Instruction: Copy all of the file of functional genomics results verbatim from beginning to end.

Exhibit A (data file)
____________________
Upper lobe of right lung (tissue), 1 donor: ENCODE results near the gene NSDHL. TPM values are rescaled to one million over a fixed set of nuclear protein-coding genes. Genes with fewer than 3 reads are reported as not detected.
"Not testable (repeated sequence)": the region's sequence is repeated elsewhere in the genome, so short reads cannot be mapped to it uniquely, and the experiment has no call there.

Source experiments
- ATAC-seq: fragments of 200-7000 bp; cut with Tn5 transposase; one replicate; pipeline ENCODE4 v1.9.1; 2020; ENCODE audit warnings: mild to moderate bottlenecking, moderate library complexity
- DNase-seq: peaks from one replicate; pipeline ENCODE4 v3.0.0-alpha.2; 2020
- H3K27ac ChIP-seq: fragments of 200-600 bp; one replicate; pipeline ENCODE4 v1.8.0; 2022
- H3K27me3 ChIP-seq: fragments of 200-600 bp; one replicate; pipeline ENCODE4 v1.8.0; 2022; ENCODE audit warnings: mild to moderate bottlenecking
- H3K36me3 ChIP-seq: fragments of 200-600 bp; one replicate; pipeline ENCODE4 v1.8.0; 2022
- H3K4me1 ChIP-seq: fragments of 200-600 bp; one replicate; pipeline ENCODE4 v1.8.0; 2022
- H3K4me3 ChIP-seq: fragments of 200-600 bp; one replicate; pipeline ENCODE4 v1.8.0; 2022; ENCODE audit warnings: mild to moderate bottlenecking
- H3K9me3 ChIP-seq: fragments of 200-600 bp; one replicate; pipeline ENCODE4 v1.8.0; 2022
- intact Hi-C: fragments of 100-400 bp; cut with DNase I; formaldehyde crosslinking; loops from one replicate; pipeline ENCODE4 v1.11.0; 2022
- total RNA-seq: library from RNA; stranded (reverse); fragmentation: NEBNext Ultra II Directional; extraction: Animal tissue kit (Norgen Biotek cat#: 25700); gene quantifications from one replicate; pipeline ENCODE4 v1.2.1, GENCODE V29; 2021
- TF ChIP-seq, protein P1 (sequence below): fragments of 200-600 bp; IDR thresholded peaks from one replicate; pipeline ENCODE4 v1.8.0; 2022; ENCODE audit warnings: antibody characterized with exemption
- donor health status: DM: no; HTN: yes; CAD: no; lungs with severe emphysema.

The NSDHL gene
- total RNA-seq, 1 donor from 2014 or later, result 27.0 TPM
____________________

Upper lobe of right lung (tissue), 1 donor: ENCODE results near the gene NSDHL. TPM values are rescaled to one million over a fixed set of nuclear protein-coding genes. Genes with fewer than 3 reads are reported as not detected.
"Not testable (repeated sequence)": the region's sequence is repeated elsewhere in the genome, so short reads cannot be mapped to it uniquely, and the experiment has no call there.

Source experiments
- ATAC-seq: fragments of 200-7000 bp; cut with Tn5 transposase; one replicate; pipeline ENCODE4 v1.9.1; 2020; ENCODE audit warnings: mild to moderate bottlenecking, moderate library complexity
- DNase-seq: peaks from one replicate; pipeline ENCODE4 v3.0.0-alpha.2; 2020
- H3K27ac ChIP-seq: fragments of 200-600 bp; one replicate; pipeline ENCODE4 v1.8.0; 2022
- H3K27me3 ChIP-seq: fragments of 200-600 bp; one replicate; pipeline ENCODE4 v1.8.0; 2022; ENCODE audit warnings: mild to moderate bottlenecking
- H3K36me3 ChIP-seq: fragments of 200-600 bp; one replicate; pipeline ENCODE4 v1.8.0; 2022
- H3K4me1 ChIP-seq: fragments of 200-600 bp; one replicate; pipeline ENCODE4 v1.8.0; 2022
- H3K4me3 ChIP-seq: fragments of 200-600 bp; one replicate; pipeline ENCODE4 v1.8.0; 2022; ENCODE audit warnings: mild to moderate bottlenecking
- H3K9me3 ChIP-seq: fragments of 200-600 bp; one replicate; pipeline ENCODE4 v1.8.0; 2022
- intact Hi-C: fragments of 100-400 bp; cut with DNase I; formaldehyde crosslinking; loops from one replicate; pipeline ENCODE4 v1.11.0; 2022
- total RNA-seq: library from RNA; stranded (reverse); fragmentation: NEBNext Ultra II Directional; extraction: Animal tissue kit (Norgen Biotek cat#: 25700); gene quantifications from one replicate; pipeline ENCODE4 v1.2.1, GENCODE V29; 2021
- TF ChIP-seq, protein P1 (sequence below): fragments of 200-600 bp; IDR thresholded peaks from one replicate; pipeline ENCODE4 v1.8.0; 2022; ENCODE audit warnings: antibody characterized with exemption
- donor health status: DM: no; HTN: yes; CAD: no; lungs with severe emphysema.

The NSDHL gene
- total RNA-seq, 1 donor from 2014 or later, result 27.0 TPM